Sunday, October 14, 2012

The San Francisco Giants face the St Louis Cardinals in Game One of the National League Championship Series tonight at AT&T Park. Game time is slated for 5 PM PDT (8 PM EDT). The Cardinals overcame the Washington Nationals with a four-run rally in the ninth inning of the fifth game in their division series Friday night to advance to the NLCS.

While the Giants have the home-field advantage in this series and are themselves riding the momentum of their historic comeback win at Cincinnati, the defending world champions are a team no one wants to face right now. Their recent history of back-from-the-dead rallies, which extends all the way to last year's division-series win over the once-mighty Philadelphia Phillies, now borders on the uncanny. The "Wild Cards" did to the Nats what the Reds attempted to do to the Giants in their own Game Five, and every player on manager Mike Matheny's roster, no matter how obscure he may be, seems perfectly capable of summoning up whatever heroics are needed to win at any given moment. In short, the Cardinals are playing a lot like the Giants are right now, and we do not like it, not one little bit.

Madison Bumgarner opens the series on the mound for the Giants against St Louis' Lance Lynn. "Bum" hasn't put back-to-back quality starts together since mid-August, but if recent history holds he is due for a rebound after last week's substandard outing against the Reds. He was exceptionally effective at the 'Bell this year: 10-3, 2.38, 1.02 WHIP. While he lost his only start against the Cardinals at home-- that was the game where Bruce Bochy batted him eighth-- he pitched well enough to win but got no help. As for Lynn, the Giants beat him in his only start against San Francisco; this was at Busch Stadium in August, where Buster Posey's first-inning three-run homer held up in a 4-2 win. He's a big righthander and he won 18 games this year; used three times, all in relief, by Matheny against Washington, he was shelled for three homers, four hits, two walks, and three earned runs in three-plus innings. Tonight marks his first postseason start, and things can only get better from his perspective.

The party line at the moment lists Ryan Vogelsong as the Giants' Game Two starter tomorrow night, with Matt Cain opening on the road Wednesday. The home/road split would appear to be a wash for both pitchers; each won the same number of games home or away, with a run-plus better ERA at home, which matches the league average. Cain had two mediocre starts against the Redbirds, one in each park; Vogelsong was beneficiary of 15 runs in his one appearance at St Louis. The intriguing choice is Game Four's, where Tim Lincecum now has to be considered for the turn instead of Barry Zito. Trick is, Lincecum is also likely a much more effective reliever than is Zito, and if a starter gets in trouble early in these first three games, Boch, whoyagonnacall?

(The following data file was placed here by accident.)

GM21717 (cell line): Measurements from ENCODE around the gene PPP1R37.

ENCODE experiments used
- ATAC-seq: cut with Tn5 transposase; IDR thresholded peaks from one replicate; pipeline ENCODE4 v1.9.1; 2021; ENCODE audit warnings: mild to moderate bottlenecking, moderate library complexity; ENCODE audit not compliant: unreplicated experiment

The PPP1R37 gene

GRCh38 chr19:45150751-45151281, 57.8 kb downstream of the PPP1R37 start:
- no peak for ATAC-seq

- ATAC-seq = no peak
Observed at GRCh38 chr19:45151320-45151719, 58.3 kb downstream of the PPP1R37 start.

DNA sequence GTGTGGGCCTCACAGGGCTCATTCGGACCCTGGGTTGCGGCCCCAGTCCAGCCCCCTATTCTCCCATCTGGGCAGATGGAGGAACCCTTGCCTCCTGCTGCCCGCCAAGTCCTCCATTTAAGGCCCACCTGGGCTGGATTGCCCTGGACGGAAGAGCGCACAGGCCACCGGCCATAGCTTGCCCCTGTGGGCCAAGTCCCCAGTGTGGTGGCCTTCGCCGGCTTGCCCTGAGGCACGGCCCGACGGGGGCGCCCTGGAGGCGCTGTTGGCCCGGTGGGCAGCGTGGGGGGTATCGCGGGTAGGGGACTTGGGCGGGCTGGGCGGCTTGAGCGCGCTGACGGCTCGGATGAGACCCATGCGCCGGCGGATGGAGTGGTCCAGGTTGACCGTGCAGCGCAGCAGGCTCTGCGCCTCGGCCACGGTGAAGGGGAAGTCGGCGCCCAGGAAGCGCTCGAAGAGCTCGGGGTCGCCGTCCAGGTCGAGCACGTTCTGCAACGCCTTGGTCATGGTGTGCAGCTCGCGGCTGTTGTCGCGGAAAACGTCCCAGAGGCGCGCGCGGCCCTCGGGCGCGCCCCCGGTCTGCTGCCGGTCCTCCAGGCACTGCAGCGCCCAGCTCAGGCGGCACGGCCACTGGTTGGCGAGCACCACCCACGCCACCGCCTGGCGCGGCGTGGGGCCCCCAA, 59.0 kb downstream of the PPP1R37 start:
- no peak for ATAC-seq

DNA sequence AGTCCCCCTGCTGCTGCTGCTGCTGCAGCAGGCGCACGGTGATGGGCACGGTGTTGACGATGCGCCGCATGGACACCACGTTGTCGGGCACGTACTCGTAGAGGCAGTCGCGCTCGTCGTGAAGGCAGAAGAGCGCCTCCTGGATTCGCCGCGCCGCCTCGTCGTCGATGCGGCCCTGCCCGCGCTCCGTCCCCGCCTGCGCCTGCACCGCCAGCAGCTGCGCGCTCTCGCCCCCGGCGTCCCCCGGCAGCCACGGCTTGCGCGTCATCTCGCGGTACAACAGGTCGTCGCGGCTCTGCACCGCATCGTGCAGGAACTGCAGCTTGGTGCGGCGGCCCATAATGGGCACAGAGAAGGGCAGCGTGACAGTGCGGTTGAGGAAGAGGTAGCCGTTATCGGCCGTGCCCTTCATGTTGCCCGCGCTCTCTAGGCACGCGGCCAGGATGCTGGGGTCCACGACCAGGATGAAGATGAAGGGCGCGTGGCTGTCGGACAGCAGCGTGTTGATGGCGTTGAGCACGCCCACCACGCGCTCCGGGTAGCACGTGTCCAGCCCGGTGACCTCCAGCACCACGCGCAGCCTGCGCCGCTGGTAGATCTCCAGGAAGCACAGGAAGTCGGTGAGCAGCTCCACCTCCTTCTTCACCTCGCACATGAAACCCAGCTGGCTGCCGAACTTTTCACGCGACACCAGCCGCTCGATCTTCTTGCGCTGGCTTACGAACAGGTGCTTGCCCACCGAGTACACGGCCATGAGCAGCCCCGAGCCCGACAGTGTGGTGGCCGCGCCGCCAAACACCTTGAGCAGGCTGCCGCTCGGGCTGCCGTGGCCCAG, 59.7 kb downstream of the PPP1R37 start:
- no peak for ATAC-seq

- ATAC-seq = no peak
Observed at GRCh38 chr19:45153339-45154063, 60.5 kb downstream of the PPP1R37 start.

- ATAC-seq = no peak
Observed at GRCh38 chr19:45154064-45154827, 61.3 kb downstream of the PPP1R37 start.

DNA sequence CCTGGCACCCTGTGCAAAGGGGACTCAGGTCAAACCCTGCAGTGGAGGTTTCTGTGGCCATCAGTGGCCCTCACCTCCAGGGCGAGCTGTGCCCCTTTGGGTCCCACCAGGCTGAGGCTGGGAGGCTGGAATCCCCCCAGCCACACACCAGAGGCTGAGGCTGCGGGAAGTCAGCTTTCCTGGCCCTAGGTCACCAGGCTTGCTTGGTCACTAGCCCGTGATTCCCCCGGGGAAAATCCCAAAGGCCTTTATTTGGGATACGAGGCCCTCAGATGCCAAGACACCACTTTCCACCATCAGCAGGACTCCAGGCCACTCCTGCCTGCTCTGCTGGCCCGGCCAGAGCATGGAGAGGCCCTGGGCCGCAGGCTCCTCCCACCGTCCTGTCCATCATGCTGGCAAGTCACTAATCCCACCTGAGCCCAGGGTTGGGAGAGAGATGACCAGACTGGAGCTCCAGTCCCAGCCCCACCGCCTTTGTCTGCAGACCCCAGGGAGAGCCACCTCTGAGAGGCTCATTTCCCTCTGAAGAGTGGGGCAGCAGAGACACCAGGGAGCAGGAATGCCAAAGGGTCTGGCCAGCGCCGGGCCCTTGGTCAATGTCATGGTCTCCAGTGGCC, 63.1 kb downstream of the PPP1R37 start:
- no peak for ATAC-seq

On the field, the Giants are stronger up the middle with Posey, Marco Scutaro, Brandon Crawford, and Angel Pagan, although Yadier Molina is a great catcher who can hit, and centerfielder Jon Jay is a real player. St Louis has the edge on the corners, especially the outfield with Carlos Beltran and Matt Holliday. On paper the Giants' starting pitchers are more impressive, but based on performance it's a wash, though the Giants' quality likely goes deeper. Both have good bullpens; Matheny's is not at the level of Dusty Baker's, though. Probably the biggest concern for the Giants on the field is Brandon (1-for-13 with 7 strikeouts) Belt; though "Boch" won't do it, we'd like to see Sandoval over at first and Joaquin Arias take a turn at third. There really isn't a backup first baseman on the roster other than Aubrey (.192) Huff; the Cards' Allen Craig, who ably replaced Lance Berkman, who ably replaced Albert Pujols, makes us look kinda puny here.

It's the Yankees and Detroit in the American League, which is a win for fans of classy uniforms if nothing else. The Tigers beat 'em in twelve crazy innings last night, and the Bombers lost 'way more than a game: Derek Jeter finally broke his oft-twisted left ankle in the twelfth as he tripped fielding a ground ball. He left the field to a standing O from a crowd that had just had its figurative teeth ripped out by a Detroit rally moments earlier. New York, down 4-0 in the ninth, had sent it into extras with two two-run homers from Ichiro Suzuki and Raul Ibanez... Three times the Cardinals were one strike away from elimination at Washington Friday night. After losing a 2-1 heartbreaker on Thursday which tied the series at 2-2, St Louis fell behind quickly 6-0 (sound familiar?) and began chipping away. They got it to 6-5 in the top of the eighth, then saw the Nationals score a deflating insurance run in the bottom. Heroes of that ninth-inning rally included the "Who?" Brothers, Daniel Descalso and Pete Kozma, each with a two-RBI single after Beltran had set the table with a leadoff double. Terribly tough break for Dave Johnson's Nationals, and yeah, this means no live-and-in-person NLCS games for us.

It's not our intention to bash Dusty Baker, one of the greatest managers in San Francisco Giants history, even inadvertently. Prior to the first division series game we noted Johnnie B. was sabotaging his own offense by batting Drew Stubbs and Zach Covart back-to-back at the top of the order. Well, if we had bothered to research any games after June, we'd have seen
that Dusty had long since moved the more-than-worthy Brandon Phillips to the leadoff spot and dropped Stubbs to eighth. Batting at the bottom of the order, considering his great speed, arm, and defense, Stubbs is a fine player and was a big help to his team as they ran away with the division title. They'll be back.    

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